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Comment | Infrastructure projects depend on clarity

Mark Hansford

Three interesting surveys and reports out this week; just days ahead of Spending Review 2015 when we will find out the extent of cuts to key infrastructure budgets such as transport and flood defence.

The first, from pollsters Ipsos Mori, showed how transport is seen by the public as one of the most cuttable government spending streams, sitting tightly behind overseas aid, benefit payments and defence.

The poll reveals how two in three Britons do not agree that the government’s policies will improve the state of public services and that three in five think the government is making the wrong decisions on where spending cuts should be made.

So for transport to sit so prominently on that list has to be a worry.

northern rail

Why this is so may be partially explained by the findings of the second survey, this time by pollsters Comres, which found that 44% of northerners are unaware of chancellor George Osborne’s much-vaunted Northern Powerhouse, with just 6% saying that they had heard about the infrastructure boom that is driving it.

Credit to the Civil Engineering Contractors Association here, which has responded by calling for a detailed pipeline of the public and private investments in infrastructure that the government believes will unleash growth in the North, along with an assessment of the actions that would need to be taken to make each project a reality.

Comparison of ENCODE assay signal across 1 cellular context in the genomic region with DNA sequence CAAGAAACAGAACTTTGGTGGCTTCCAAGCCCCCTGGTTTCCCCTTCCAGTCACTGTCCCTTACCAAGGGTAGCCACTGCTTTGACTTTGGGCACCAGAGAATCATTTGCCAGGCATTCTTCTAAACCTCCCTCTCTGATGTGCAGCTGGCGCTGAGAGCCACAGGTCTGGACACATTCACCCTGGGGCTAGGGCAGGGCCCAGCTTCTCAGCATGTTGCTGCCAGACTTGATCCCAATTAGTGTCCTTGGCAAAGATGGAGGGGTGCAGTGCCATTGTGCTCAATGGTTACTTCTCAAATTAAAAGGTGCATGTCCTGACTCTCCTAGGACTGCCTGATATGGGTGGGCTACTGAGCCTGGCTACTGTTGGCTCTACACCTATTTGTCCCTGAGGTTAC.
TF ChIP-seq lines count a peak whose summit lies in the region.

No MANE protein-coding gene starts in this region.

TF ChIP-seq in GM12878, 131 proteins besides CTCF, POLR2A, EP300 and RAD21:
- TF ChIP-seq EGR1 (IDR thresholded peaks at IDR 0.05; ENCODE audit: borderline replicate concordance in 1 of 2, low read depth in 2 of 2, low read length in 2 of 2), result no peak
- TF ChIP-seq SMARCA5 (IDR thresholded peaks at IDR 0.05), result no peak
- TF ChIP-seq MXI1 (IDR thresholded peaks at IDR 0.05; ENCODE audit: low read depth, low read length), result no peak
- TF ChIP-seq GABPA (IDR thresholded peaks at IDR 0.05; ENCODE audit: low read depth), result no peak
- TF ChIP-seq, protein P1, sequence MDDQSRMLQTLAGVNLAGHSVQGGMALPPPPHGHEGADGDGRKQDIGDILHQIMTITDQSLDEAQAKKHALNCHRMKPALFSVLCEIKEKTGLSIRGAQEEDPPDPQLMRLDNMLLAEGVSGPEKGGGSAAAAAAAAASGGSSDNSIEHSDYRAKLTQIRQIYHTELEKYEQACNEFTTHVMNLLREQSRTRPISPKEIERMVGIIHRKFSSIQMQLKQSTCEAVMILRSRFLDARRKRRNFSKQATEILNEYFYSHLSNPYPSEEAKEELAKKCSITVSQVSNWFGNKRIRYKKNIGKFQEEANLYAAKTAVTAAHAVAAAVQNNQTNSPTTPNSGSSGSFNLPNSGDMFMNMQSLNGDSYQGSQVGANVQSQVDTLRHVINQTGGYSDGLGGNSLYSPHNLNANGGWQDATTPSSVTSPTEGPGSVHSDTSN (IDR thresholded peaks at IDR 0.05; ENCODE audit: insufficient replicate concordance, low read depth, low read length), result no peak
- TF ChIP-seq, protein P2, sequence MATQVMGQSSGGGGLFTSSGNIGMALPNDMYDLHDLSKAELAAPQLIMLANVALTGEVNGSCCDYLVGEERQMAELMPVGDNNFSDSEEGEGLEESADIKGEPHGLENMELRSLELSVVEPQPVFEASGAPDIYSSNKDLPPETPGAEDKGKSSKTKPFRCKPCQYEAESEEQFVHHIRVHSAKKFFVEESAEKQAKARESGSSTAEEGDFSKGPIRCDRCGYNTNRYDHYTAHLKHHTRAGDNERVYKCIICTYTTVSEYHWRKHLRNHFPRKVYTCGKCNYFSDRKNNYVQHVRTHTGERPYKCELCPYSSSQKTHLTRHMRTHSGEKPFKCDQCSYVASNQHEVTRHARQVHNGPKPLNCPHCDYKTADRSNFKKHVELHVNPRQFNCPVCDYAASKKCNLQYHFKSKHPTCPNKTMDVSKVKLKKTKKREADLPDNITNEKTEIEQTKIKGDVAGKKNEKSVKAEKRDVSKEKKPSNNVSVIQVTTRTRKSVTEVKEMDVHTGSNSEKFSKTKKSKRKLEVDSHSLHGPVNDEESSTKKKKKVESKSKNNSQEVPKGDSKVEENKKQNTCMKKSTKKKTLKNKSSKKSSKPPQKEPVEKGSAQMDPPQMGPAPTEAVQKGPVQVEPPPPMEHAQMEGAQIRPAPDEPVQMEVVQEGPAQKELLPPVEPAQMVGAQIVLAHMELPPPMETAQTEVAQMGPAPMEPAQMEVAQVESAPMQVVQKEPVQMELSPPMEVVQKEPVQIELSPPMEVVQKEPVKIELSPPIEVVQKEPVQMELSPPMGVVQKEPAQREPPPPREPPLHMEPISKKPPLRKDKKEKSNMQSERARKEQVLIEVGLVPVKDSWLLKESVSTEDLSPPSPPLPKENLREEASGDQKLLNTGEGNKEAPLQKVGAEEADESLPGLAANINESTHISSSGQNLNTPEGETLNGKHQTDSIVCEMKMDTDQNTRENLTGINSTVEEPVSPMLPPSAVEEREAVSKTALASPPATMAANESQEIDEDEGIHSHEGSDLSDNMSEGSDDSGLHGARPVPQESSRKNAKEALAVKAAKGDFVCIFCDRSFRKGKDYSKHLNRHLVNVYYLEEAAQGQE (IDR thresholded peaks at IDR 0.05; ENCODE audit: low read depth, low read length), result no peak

It’s a fair call – local authority body Transport for the North earlier this year set out details of up to £65bn of proposed rail schemes across the North of England as the government works towards its Powerhouse vision.

Yet how real is any of that? The third report out this week was probably the most damning of all.

It came from the Commons public accounts committee, and it expressed its “serious concerns” about rail investment in the UK. The committee pointed to “staggering and unacceptable” cost increases in the project to electrify the Great Western Main Line from London to Cardiff, which is now expected to cost up to £1.2bn more than the £1.6bn estimated a year ago.

The Committee added there was still “far too much uncertainty” about costs and eventual delivery dates for the electrification of the Midland Main Line and the Powerhouse-driven TransPennine route and has called for a new programme to be drawn up.

The newly established Infrastructure Commission clearly has quite a job on. Reviewing infrastructure plans for the North is one of its three immediate priorities, and these surveys and reports seem to show why.

Getting clarity about what these projects are, how deliverable they are, and what the genuine national interest they are serving seems crucial - certainly if public opinion has anything to do with it.


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